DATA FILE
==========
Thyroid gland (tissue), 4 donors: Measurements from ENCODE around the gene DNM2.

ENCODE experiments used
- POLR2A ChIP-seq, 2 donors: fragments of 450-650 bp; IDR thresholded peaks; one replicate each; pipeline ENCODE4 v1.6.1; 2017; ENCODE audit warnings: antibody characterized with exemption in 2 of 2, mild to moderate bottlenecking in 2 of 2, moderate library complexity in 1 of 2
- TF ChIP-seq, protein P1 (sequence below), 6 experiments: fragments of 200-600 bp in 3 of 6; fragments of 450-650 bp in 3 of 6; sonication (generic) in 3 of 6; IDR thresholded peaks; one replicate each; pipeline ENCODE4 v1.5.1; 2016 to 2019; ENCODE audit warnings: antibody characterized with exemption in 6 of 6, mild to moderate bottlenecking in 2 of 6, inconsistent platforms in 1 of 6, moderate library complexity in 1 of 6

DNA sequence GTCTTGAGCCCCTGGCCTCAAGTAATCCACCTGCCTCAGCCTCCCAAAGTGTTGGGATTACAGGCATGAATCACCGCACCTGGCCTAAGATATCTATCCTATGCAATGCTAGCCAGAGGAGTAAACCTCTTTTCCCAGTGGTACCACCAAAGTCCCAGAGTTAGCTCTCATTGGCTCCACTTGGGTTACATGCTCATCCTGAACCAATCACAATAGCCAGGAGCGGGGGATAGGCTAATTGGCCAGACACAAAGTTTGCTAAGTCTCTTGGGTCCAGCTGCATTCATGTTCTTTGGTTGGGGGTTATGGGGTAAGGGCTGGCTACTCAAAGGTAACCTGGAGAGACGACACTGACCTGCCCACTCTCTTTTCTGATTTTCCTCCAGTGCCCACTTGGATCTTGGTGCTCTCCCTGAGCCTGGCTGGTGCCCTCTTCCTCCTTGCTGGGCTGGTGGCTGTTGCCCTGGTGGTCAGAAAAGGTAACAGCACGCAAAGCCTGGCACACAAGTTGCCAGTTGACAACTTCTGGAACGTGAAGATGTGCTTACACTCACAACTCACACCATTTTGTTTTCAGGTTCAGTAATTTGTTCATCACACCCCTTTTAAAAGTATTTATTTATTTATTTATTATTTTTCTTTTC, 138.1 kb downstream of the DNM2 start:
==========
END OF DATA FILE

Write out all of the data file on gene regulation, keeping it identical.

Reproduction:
Thyroid gland (tissue), 4 donors: Measurements from ENCODE around the gene DNM2.

ENCODE experiments used
- POLR2A ChIP-seq, 2 donors: fragments of 450-650 bp; IDR thresholded peaks; one replicate each; pipeline ENCODE4 v1.6.1; 2017; ENCODE audit warnings: antibody characterized with exemption in 2 of 2, mild to moderate bottlenecking in 2 of 2, moderate library complexity in 1 of 2
- TF ChIP-seq, protein P1 (sequence below), 6 experiments: fragments of 200-600 bp in 3 of 6; fragments of 450-650 bp in 3 of 6; sonication (generic) in 3 of 6; IDR thresholded peaks; one replicate each; pipeline ENCODE4 v1.5.1; 2016 to 2019; ENCODE audit warnings: antibody characterized with exemption in 6 of 6, mild to moderate bottlenecking in 2 of 6, inconsistent platforms in 1 of 6, moderate library complexity in 1 of 6

DNA sequence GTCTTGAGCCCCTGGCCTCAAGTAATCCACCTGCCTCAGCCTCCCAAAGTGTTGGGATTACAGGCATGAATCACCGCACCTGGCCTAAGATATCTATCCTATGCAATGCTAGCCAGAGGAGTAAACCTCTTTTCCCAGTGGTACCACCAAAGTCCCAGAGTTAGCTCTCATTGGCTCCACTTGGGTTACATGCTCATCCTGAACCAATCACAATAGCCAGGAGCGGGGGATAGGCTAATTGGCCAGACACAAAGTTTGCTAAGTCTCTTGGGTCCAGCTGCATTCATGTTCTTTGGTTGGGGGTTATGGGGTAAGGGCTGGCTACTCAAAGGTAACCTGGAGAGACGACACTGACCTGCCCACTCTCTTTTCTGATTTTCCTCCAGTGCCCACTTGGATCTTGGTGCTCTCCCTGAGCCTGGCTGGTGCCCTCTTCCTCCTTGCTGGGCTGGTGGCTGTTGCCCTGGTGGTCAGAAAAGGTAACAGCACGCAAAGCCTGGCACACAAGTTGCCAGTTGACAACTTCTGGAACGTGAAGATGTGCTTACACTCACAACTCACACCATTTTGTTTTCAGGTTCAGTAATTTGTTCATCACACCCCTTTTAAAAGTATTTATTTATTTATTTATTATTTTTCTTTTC, 138.1 kb downstream of the DNM2 start: